By Chad Courrier
The Free Press
Hunter Friesen was coming to Minnesota State, then he was going to the University of Minnesota, and he ended up back at Minnesota State as a walk-on.
He watched last football season from the sidelines, practicing every day as a redshirt freshman, but he had his fun watching teammates achieve so much.
This spring, he has a chance to show why he should be in the game on Saturdays, not on the bench.
"There's definitely more of a sense of urgency now," Friesen said. "Instead of knowing you're not playing on Saturdays, you're out there fighting for a job, fighting for a scholarship."
Friesen, the former Mankato West standout, is going through his first spring practice period at Minnesota State, trying to show the coaches and his teammates that he should be one of the team's receivers. The 5-foot-10, 175-pound receiver originally committed to attend Minnesota State in February of 2012, but last summer, he accepted an offer to walk-on at the University of Minnesota and be reunited with former West teammate Philip Nelson.
After attending an orientation meeting at Minnesota, he decided that it wasn't right for him. So he returned to Minnesota State in time for the beginning of the semester but after preseason camp had wrapped up.
"(The Gophers' opportunity) just turned into a mess," Friesen said. "I didn't want to deal with it."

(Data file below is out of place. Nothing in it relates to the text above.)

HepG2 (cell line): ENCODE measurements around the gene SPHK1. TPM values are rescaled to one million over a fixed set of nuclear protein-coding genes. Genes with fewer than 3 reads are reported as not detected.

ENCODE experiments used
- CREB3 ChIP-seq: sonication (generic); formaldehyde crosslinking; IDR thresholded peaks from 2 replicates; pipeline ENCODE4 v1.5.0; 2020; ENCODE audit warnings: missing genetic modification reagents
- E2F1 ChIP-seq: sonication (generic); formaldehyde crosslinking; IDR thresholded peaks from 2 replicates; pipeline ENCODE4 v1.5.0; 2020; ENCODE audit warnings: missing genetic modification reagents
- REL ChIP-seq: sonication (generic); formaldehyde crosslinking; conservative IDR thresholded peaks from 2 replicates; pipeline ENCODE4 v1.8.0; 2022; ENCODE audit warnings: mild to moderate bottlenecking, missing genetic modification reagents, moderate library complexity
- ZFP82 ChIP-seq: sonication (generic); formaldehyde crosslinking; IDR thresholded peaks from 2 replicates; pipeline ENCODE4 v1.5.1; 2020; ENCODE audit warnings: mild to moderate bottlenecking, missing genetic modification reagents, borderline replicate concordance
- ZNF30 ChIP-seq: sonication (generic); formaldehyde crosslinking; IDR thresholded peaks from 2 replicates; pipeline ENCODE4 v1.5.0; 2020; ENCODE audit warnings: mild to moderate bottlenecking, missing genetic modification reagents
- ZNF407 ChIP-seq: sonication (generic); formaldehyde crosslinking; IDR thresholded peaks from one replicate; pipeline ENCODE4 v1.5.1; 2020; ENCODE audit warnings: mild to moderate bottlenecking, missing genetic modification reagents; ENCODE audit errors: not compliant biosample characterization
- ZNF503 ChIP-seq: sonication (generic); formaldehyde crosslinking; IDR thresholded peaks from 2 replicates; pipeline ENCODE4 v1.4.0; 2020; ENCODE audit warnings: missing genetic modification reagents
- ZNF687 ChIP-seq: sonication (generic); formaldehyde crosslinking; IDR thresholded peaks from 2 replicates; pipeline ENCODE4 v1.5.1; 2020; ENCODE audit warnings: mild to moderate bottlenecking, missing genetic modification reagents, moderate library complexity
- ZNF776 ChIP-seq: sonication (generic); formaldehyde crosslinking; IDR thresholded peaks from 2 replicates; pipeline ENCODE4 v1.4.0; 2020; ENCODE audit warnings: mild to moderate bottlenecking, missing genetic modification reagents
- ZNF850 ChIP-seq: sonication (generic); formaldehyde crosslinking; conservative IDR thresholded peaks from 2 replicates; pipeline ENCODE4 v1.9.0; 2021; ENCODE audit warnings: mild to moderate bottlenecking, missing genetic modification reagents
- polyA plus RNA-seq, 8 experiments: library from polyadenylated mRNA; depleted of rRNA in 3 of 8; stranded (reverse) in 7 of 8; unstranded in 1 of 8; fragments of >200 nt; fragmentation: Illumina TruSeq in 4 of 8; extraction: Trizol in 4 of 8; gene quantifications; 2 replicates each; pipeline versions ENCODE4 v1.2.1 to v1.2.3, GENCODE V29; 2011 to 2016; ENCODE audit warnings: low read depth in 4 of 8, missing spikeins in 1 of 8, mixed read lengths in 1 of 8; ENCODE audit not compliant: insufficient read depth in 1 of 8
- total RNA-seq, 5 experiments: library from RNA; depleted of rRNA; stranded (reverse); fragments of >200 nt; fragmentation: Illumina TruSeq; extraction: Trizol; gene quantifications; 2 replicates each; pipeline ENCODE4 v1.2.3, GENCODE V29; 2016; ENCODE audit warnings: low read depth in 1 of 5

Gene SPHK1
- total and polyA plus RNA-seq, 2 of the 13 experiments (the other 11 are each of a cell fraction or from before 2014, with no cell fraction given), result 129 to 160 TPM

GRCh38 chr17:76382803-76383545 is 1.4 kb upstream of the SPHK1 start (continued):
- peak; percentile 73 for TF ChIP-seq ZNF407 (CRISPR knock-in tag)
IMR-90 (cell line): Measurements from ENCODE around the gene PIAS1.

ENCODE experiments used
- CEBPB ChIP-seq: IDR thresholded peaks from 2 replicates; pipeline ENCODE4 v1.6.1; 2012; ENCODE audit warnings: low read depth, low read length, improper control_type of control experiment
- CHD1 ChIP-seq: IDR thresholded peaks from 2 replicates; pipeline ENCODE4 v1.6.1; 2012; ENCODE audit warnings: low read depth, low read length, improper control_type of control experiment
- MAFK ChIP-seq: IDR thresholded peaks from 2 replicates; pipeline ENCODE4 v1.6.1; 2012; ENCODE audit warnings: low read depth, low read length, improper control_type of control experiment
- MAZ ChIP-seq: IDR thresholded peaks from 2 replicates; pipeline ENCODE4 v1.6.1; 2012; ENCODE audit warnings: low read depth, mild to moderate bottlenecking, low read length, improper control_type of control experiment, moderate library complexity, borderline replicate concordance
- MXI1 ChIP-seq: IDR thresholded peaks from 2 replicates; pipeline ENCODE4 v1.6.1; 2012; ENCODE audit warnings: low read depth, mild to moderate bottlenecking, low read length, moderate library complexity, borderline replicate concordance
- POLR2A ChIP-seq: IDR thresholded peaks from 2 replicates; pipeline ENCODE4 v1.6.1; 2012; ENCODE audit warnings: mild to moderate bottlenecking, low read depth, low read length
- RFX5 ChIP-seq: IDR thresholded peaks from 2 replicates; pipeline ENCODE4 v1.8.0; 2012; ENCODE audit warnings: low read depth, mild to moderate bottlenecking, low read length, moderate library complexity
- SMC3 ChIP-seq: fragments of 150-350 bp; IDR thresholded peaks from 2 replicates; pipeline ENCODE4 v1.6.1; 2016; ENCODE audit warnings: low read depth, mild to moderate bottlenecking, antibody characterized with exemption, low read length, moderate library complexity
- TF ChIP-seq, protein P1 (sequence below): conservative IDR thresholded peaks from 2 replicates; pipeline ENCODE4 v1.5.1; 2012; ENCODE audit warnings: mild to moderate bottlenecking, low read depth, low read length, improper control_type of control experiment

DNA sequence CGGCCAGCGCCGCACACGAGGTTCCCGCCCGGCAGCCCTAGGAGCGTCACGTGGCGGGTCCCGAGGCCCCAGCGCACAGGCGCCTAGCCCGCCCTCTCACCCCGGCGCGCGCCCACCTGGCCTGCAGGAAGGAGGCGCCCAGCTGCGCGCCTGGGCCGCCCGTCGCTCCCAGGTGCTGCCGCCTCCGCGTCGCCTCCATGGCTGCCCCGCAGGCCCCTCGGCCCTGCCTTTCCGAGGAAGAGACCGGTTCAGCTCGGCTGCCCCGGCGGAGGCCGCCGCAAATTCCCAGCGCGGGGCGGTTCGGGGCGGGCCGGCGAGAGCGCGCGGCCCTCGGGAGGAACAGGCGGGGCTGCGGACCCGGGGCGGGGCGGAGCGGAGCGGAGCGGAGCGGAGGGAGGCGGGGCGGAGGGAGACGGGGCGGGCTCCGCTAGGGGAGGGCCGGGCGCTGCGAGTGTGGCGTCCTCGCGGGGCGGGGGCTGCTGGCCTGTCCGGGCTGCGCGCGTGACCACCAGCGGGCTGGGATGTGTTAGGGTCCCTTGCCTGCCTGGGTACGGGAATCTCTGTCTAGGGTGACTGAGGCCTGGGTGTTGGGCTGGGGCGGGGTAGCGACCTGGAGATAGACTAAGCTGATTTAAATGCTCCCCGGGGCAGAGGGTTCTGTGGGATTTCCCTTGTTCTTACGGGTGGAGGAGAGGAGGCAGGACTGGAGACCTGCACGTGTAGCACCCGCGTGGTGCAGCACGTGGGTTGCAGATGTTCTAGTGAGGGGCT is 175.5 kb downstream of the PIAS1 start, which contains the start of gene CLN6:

Hunter received all-state honors twice while at West. In his career, he made 113 receptions for 1,891 yards and 29 touchdowns. As a senior, he caught 63 passes for 1,181 yards and 21 touchdowns before suffering a broken leg in a state semifinal game.
He scored 34 touchdowns in his career, including two rushing, two on kick returns and one on an interception. He made 13 interceptions, with nine in one season. Both are school records.
Friesen was redshirted last year, running with the scout team as the Mavericks rolled through a historic season. Friesen had a chance to watch Adam Thielen, one of the most prolific receivers in program history, prepare and succeed.
"You just have to work hard," Friesen said. "You take a guy like Adam, who wasn't highly recruited out of high school, and he's going to make it big time.
"High school is pretty simple. In college, you have a lot of changes. You have to keep your head up and keep trying."
With Thielen gone, there are 74 receptions, 1,176 yards and eight touchdowns available for the new receivers. Interim coach Aaron Keen said he doesn't think one receiver will make up that void, and he's excited about the potential depth at that position.
Kyle Riggott, Keyvan Rudd, Ra'Shon Harper and Austin Rieder all made catches last season, and Keen said Friesen would rank in the next group of receivers, along with Dennis Carter, who played here in 2010 and 2011 but was not with the team last season.
"With all young kids, there's a process," Keen said. "There's new terminology and route discipline and techniques. Mentally, there's a lot for young people to figure out. But he's definitely in our plans for next season."
Friesen, who will likely be used as a slot receiver, knows it's important to catch the coaches' attention with his play-making ability and consistency. Keen said he'd like to rotate his receivers, maybe making playing time available for five or six.
"It's going to be tough," Friesen said. "There's a lot of guys battling for spots. I just have to work hard and make plays when I get the chance."